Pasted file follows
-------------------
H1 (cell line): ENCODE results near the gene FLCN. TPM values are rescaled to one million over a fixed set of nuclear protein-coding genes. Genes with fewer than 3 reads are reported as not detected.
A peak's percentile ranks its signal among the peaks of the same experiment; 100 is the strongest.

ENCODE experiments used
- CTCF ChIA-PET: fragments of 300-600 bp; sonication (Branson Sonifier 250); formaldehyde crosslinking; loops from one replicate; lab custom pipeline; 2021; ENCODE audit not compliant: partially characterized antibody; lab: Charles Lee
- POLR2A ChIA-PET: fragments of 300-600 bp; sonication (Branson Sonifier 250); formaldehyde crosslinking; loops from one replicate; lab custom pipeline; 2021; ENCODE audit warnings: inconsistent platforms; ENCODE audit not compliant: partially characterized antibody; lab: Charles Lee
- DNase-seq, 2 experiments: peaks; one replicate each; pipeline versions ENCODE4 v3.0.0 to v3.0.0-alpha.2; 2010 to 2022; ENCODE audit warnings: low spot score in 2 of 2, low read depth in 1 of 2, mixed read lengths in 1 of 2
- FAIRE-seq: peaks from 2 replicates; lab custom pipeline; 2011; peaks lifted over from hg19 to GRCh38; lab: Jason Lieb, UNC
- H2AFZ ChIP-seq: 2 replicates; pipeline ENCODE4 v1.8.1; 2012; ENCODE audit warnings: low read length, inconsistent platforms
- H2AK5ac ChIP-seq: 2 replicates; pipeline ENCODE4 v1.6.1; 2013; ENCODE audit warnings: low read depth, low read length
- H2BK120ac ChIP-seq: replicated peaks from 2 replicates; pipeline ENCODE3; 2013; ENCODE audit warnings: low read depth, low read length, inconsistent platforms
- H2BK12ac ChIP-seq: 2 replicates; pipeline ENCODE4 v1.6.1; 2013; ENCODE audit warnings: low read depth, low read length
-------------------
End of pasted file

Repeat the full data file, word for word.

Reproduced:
H1 (cell line): ENCODE results near the gene FLCN. TPM values are rescaled to one million over a fixed set of nuclear protein-coding genes. Genes with fewer than 3 reads are reported as not detected.
A peak's percentile ranks its signal among the peaks of the same experiment; 100 is the strongest.

ENCODE experiments used
- CTCF ChIA-PET: fragments of 300-600 bp; sonication (Branson Sonifier 250); formaldehyde crosslinking; loops from one replicate; lab custom pipeline; 2021; ENCODE audit not compliant: partially characterized antibody; lab: Charles Lee
- POLR2A ChIA-PET: fragments of 300-600 bp; sonication (Branson Sonifier 250); formaldehyde crosslinking; loops from one replicate; lab custom pipeline; 2021; ENCODE audit warnings: inconsistent platforms; ENCODE audit not compliant: partially characterized antibody; lab: Charles Lee
- DNase-seq, 2 experiments: peaks; one replicate each; pipeline versions ENCODE4 v3.0.0 to v3.0.0-alpha.2; 2010 to 2022; ENCODE audit warnings: low spot score in 2 of 2, low read depth in 1 of 2, mixed read lengths in 1 of 2
- FAIRE-seq: peaks from 2 replicates; lab custom pipeline; 2011; peaks lifted over from hg19 to GRCh38; lab: Jason Lieb, UNC
- H2AFZ ChIP-seq: 2 replicates; pipeline ENCODE4 v1.8.1; 2012; ENCODE audit warnings: low read length, inconsistent platforms
- H2AK5ac ChIP-seq: 2 replicates; pipeline ENCODE4 v1.6.1; 2013; ENCODE audit warnings: low read depth, low read length
- H2BK120ac ChIP-seq: replicated peaks from 2 replicates; pipeline ENCODE3; 2013; ENCODE audit warnings: low read depth, low read length, inconsistent platforms
- H2BK12ac ChIP-seq: 2 replicates; pipeline ENCODE4 v1.6.1; 2013; ENCODE audit warnings: low read depth, low read length